David Alaba has been deployed as a hybrid center back/attacking midfielder. The goalkeeper becomes a sweeper, the forwards play in between defensive lines and the midfield strings together countless passes - which once caused Sir Alex Ferguson to lament that "they get you on that carousel and they make you dizzy with their passing."

Width is provided by non-traditional fullbacks and their alignment of players on the pitch begins to resemble an unbelievalbe manipulation of space: their own possession and dominance of the ball unfaltering, while the opponents in possession are instantaneously choked out by an ever-shrinking field of options.

This is all invariably non-English. While cultural stereotypes are mostly employed by lazy journalistic hacks, there's still something overtly English about the 4-4-2 formation and the traditional number nine. For the purposes of an enthralling storyline, it'll be direct play, i.e. hoofing the ball forward, rainy nights in Stoke and positional rigidity versus the Philosopher.

Ultimately, Guardiola would be the first to deny this categorization. The man himself has said, "people talk about tactics, but when you look at it, tactics are just players. You change things so that the team can get the most out of the skills they have to offer, but you don't go any further than that." 

Pep Guardiola Manchester City Lahm

Photo: @TurkDelight_12 | Twitter

But still, even when Guardiola's innovations fail, they're breathtaking to witness.

Guardiola infamously man-marked the entire Barcelona team during 15 minutes of madness at the Camp Nou. Ridiculous and naive? Possibly. Will it ever be replicated? Not by anyone other than Guardiola. I, for one, would love to see this employed against Jose Mourinho's Chelsea. 

Pep Guardiola Man-Marking Tactics

Photo: @offtheballmove | Twitter  

Pep Guardiola to Manchester City, succeed or fail, would make for the most fascinating soccer experiment of all-time. 

Guardiola told Martí Perarnau, author of Pep Confidential, “Excellence! And what exactly is excellence? Excellence is like a bubble. You can look for it as much as you like, but it only appears from time to time. Okay, you have to be ready, you have to be in the right place when it does come along.”

At Manchester City, Pep would have sufficient funds to bring in the talent of his choosing (rumors have even swirled that Messi could join Pep in Manchester) while City continue to make strides at the youth level, build their brand internationally and challenge for the Champions League trophy. It's an excellent opportunity that Guardiola is certainly ready for.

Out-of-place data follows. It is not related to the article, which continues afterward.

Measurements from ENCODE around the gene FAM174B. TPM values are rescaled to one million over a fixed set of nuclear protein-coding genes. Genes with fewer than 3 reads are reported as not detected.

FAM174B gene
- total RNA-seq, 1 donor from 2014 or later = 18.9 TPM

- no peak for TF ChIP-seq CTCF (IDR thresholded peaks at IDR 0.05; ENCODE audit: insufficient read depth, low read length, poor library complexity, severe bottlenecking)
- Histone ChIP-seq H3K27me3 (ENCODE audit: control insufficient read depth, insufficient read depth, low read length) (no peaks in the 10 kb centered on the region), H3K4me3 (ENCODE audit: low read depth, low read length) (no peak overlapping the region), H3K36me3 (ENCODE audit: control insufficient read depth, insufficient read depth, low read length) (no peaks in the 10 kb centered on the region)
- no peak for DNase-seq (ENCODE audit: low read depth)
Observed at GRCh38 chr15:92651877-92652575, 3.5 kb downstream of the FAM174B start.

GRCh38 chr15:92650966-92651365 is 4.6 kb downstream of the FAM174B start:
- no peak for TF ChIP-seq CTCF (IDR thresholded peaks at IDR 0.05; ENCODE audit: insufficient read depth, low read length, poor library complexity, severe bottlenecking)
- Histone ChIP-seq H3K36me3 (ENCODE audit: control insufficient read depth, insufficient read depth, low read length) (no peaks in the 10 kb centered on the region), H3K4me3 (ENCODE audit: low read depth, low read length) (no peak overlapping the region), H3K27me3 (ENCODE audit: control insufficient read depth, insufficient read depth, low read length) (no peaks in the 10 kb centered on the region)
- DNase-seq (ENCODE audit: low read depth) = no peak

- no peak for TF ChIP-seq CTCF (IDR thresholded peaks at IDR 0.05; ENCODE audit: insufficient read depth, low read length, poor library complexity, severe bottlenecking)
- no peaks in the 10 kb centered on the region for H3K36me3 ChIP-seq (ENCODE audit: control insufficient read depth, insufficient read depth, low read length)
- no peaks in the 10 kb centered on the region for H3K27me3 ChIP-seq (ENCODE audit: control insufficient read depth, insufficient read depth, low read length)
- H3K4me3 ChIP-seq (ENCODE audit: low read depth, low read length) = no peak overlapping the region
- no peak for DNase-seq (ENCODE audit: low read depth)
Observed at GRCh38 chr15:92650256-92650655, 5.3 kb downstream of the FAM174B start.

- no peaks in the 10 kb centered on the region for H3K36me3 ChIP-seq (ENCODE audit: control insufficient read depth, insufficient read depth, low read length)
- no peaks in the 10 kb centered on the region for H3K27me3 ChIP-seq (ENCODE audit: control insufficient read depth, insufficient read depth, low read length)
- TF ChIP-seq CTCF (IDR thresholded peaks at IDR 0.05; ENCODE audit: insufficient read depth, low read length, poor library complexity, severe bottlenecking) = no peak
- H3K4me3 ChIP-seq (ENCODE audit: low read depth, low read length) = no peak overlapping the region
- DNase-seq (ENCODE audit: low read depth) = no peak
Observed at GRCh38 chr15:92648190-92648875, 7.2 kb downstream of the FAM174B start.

Predicting A New, Pep Guardiola-inspired Manchester City

Through all of Guardiola’s fiddling, tinkering and innovations, there’s always been two constants:

1) The use of a number four, or pivot, who can adequately shield the defensive line and restart the side’s attack.

2) The abandoning of traditional full-backs in favor of players who can support the midfield and attack. 

While Yaya Touré appears to be on his way out at City, the arrival of Guardiola would make this a certainty. Touré was allowed to leave Barcelona in June 2010 when Guardiola was manager, favoring a young Sergio Busquets in the defensive role. 

If Guardiola took over Manchester City after this season, with immediate effect, you could expect a 4-3-3 that would look something like this:

Currently, the closest thing City have to Guardiola's vaunted pivot is Fernandinho. According to, Fernandinho averages 62 passes per game for City, at 89% accuracy and with 1.1 key passes per game.

Compare this to Xabi Alonso, who plays a similar role for Bayern Munich: 92 passes per game, 91% accuracy and 1.5 key passes per game.

An upgrade in the center of the pitch would seemingly be the first need for Pep. The advantages of being the best manager in the world? Players are much more likely to queue to join you. 

As Guardiola says, "I want every move to be smart, every pass accurate – that's how we make the difference from the rest of the teams, that's all I want to see."

In David Silva and Kevin De Bruyne, City are blessed with two of the smartest, most creative influences in the game. However, there's no defender/midfielder to match the savvy of Bayern's Philipp Lahm.

In defense, Guardiola has never shied away from instilling those who are comfortable on the ball, frequently shuttling midfielders into his backline (Javier Mascherano, Javi Martinez and David Alaba).

While players like Nicolás Otamendi and Vincent Kompany are skilled distributors of the ball, there’s a distinct lack Guardiola-type players in this area. Young defenders like Pablo Maffeo, Cameron Humphreys and Kean Bryan would certainly be offered a chance in these roles.

But rather than analyze and dissect the possibilities on a probable level, let's speculate as to how Pep could best impose a 2-3-5 in England.

Manchester City 2016-17 Lineup, Under The Direction Of Pep Guardiola:

See, Manchester City and Pep Guardiola will be perfect for each other.